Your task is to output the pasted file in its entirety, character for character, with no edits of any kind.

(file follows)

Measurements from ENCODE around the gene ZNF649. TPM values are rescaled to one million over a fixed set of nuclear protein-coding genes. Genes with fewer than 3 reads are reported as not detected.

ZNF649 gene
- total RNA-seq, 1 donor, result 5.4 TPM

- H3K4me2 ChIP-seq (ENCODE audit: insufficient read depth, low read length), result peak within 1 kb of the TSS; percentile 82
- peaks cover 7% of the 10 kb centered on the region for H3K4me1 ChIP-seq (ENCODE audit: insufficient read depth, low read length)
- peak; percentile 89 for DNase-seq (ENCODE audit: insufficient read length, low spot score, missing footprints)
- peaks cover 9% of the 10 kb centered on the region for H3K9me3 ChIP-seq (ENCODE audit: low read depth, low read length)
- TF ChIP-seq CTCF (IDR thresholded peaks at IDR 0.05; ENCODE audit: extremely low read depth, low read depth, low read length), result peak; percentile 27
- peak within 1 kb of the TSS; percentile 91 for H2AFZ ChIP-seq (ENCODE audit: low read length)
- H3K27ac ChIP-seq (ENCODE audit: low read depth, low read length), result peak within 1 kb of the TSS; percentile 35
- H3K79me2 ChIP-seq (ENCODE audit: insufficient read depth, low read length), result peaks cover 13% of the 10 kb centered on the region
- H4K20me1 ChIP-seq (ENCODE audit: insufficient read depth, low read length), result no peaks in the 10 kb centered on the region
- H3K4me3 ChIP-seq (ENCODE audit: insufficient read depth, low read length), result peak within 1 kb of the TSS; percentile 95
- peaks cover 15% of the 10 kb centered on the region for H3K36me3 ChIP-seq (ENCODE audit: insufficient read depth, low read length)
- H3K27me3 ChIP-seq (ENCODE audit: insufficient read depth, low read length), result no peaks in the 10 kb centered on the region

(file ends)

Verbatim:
Measurements from ENCODE around the gene ZNF649. TPM values are rescaled to one million over a fixed set of nuclear protein-coding genes. Genes with fewer than 3 reads are reported as not detected.

ZNF649 gene
- total RNA-seq, 1 donor, result 5.4 TPM

- H3K4me2 ChIP-seq (ENCODE audit: insufficient read depth, low read length), result peak within 1 kb of the TSS; percentile 82
- peaks cover 7% of the 10 kb centered on the region for H3K4me1 ChIP-seq (ENCODE audit: insufficient read depth, low read length)
- peak; percentile 89 for DNase-seq (ENCODE audit: insufficient read length, low spot score, missing footprints)
- peaks cover 9% of the 10 kb centered on the region for H3K9me3 ChIP-seq (ENCODE audit: low read depth, low read length)
- TF ChIP-seq CTCF (IDR thresholded peaks at IDR 0.05; ENCODE audit: extremely low read depth, low read depth, low read length), result peak; percentile 27
- peak within 1 kb of the TSS; percentile 91 for H2AFZ ChIP-seq (ENCODE audit: low read length)
- H3K27ac ChIP-seq (ENCODE audit: low read depth, low read length), result peak within 1 kb of the TSS; percentile 35
- H3K79me2 ChIP-seq (ENCODE audit: insufficient read depth, low read length), result peaks cover 13% of the 10 kb centered on the region
- H4K20me1 ChIP-seq (ENCODE audit: insufficient read depth, low read length), result no peaks in the 10 kb centered on the region
- H3K4me3 ChIP-seq (ENCODE audit: insufficient read depth, low read length), result peak within 1 kb of the TSS; percentile 95
- peaks cover 15% of the 10 kb centered on the region for H3K36me3 ChIP-seq (ENCODE audit: insufficient read depth, low read length)
- H3K27me3 ChIP-seq (ENCODE audit: insufficient read depth, low read length), result no peaks in the 10 kb centered on the region